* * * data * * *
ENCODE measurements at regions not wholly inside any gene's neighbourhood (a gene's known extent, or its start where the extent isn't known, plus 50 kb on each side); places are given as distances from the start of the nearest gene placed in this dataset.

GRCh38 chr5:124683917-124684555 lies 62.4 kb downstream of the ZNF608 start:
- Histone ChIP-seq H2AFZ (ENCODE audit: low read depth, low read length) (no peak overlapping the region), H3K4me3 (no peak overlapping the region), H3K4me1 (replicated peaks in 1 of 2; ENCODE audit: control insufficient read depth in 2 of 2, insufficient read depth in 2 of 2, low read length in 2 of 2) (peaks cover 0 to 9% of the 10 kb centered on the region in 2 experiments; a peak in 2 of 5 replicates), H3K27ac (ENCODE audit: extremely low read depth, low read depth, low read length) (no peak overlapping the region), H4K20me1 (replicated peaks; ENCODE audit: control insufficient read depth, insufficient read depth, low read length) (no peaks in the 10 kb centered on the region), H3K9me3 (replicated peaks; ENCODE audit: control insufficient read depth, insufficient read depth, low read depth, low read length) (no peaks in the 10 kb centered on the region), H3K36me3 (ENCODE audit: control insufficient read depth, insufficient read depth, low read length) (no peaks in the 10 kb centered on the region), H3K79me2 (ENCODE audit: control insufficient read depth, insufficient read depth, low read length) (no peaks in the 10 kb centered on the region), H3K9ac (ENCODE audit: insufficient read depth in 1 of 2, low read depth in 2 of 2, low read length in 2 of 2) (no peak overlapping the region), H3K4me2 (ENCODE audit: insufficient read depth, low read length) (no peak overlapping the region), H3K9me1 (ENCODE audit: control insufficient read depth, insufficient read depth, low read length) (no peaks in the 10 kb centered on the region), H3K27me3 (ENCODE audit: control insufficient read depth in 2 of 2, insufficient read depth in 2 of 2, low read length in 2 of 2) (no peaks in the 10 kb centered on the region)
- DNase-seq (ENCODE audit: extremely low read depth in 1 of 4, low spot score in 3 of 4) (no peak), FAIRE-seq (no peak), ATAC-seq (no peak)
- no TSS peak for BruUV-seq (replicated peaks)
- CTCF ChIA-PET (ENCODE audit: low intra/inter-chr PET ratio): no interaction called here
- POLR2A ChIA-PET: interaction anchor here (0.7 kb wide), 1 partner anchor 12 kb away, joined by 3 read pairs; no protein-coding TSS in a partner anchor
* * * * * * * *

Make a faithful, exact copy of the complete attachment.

ENCODE measurements at regions not wholly inside any gene's neighbourhood (a gene's known extent, or its start where the extent isn't known, plus 50 kb on each side); places are given as distances from the start of the nearest gene placed in this dataset.

GRCh38 chr5:124683917-124684555 lies 62.4 kb downstream of the ZNF608 start:
- Histone ChIP-seq H2AFZ (ENCODE audit: low read depth, low read length) (no peak overlapping the region), H3K4me3 (no peak overlapping the region), H3K4me1 (replicated peaks in 1 of 2; ENCODE audit: control insufficient read depth in 2 of 2, insufficient read depth in 2 of 2, low read length in 2 of 2) (peaks cover 0 to 9% of the 10 kb centered on the region in 2 experiments; a peak in 2 of 5 replicates), H3K27ac (ENCODE audit: extremely low read depth, low read depth, low read length) (no peak overlapping the region), H4K20me1 (replicated peaks; ENCODE audit: control insufficient read depth, insufficient read depth, low read length) (no peaks in the 10 kb centered on the region), H3K9me3 (replicated peaks; ENCODE audit: control insufficient read depth, insufficient read depth, low read depth, low read length) (no peaks in the 10 kb centered on the region), H3K36me3 (ENCODE audit: control insufficient read depth, insufficient read depth, low read length) (no peaks in the 10 kb centered on the region), H3K79me2 (ENCODE audit: control insufficient read depth, insufficient read depth, low read length) (no peaks in the 10 kb centered on the region), H3K9ac (ENCODE audit: insufficient read depth in 1 of 2, low read depth in 2 of 2, low read length in 2 of 2) (no peak overlapping the region), H3K4me2 (ENCODE audit: insufficient read depth, low read length) (no peak overlapping the region), H3K9me1 (ENCODE audit: control insufficient read depth, insufficient read depth, low read length) (no peaks in the 10 kb centered on the region), H3K27me3 (ENCODE audit: control insufficient read depth in 2 of 2, insufficient read depth in 2 of 2, low read length in 2 of 2) (no peaks in the 10 kb centered on the region)
- DNase-seq (ENCODE audit: extremely low read depth in 1 of 4, low spot score in 3 of 4) (no peak), FAIRE-seq (no peak), ATAC-seq (no peak)
- no TSS peak for BruUV-seq (replicated peaks)
- CTCF ChIA-PET (ENCODE audit: low intra/inter-chr PET ratio): no interaction called here
- POLR2A ChIA-PET: interaction anchor here (0.7 kb wide), 1 partner anchor 12 kb away, joined by 3 read pairs; no protein-coding TSS in a partner anchor